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Posted in Issue 1 (January 9), Update, Volume 37 (2018)

Linguist Evan Bradley Answers “Why Social Science?”

why-social-scienceThis week’s guest post comes from linguist Evan Bradley, Assistant Professor of Psychology at Penn State Brandywine, who writes about how linguistics research can enhance our understanding of how society functions and ways to improve it. Read it here and subscribe.

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Posted in Issue 24 (December 12), Update, Volume 36 (2017)

Save the Date: 2018 COSSA Science Policy Conference and Social Science Advocacy Day – April 30 & May 1

COSSA’s 2018 Science Policy Conference and Social Science Advocacy Day will take place on April 30 and May 1, 2018 in Washington, DC. The Conference brings together COSSA members and other stakeholders for a day of discussion about federal policy impacting our science followed by the only annual, coordinated advocacy day in support of all of the social and behavioral sciences. Early bird registration will open later in December. More details will be posted on the Conference webpage as they are made available.

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Posted in Issue 23 (November 28), Update, Volume 36 (2017)

SRCD Answers “Why Social Science?”

why-social-scienceThis week’s Why Social Science? guest post comes from Martha Zaslow, Director for Policy and Communications at the Society for Research and Child Development, who writes about ways the social sciences can tell us how to “grow the roots” of STEM learning in children. Read it here and subscribe.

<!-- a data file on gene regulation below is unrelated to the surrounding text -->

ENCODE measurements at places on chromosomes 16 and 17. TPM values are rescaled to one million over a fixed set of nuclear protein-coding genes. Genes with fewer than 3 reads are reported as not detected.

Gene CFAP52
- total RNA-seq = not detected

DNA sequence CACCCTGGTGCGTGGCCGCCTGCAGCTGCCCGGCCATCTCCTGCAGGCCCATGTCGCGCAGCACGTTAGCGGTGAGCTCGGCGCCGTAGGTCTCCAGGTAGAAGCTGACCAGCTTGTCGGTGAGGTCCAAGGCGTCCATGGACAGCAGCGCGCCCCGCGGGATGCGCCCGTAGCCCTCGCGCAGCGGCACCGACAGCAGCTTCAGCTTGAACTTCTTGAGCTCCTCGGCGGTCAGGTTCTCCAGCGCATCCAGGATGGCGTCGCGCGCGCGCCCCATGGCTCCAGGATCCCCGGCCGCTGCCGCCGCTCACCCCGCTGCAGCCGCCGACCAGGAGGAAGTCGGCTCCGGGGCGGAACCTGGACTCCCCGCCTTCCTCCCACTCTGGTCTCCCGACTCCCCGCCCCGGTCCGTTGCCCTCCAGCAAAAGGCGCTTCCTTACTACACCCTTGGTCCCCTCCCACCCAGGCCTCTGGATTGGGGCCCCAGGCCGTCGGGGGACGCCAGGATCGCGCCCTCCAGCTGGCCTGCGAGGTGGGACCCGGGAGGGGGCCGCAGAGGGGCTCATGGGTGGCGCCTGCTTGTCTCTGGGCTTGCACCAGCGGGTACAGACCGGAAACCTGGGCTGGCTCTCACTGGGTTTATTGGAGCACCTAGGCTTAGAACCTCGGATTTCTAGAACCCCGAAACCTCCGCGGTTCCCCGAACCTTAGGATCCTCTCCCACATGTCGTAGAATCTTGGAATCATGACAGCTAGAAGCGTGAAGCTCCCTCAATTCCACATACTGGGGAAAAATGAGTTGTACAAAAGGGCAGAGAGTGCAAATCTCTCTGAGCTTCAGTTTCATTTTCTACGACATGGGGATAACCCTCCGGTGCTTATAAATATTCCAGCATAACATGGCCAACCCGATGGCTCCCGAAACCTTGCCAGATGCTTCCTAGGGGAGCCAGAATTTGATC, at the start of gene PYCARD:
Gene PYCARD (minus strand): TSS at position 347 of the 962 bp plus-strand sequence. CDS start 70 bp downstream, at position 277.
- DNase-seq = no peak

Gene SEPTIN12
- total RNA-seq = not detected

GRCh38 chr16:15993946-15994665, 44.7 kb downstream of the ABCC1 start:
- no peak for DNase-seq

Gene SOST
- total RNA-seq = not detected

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Posted in Issue 23 (November 28), Update, Volume 36 (2017)

The American Sociological Association Answers “Why Social Science?

why-social-scienceThis week’s Why Social Science? guest post comes from Jean Shin, Director of Minority and Student Affairs at the American Sociological Association, who writes about how insights from the social sciences both demonstrates the importance of diversity and help us identify ways build a more inclusive society. Read it here and subscribe.

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Posted in Issue 22 (November 14), Update, Volume 36 (2017)

COSSA Joins Societies in Requesting Changes to NIH Clinical Trial Policy

In a letter sent to National Institutes of Health (NIH) Director Francis Collins on October 27, COSSA and 21 other scientific societies and associations requested that NIH revisit a new policy that alters the definition of “clinical trials” funded by the agency and institutes new reporting requirements for such research (see COSSA’s coverage of this issue). While the letter is supportive of the goal of enhancing transparency of NIH-funded research, including introducing registration and reporting requirements, the signatories express concern that “basic science research is being redefined as a clinical trial at NIH and that “basic science investigators will be unnecessarily burdened with requirements relating to conducting clinical trials that have nothing to do with their own research.” The organizations hope to work with NIH leadership to find a solution that addresses the concerns of the basic science community while still improving transparency for true clinical trial research.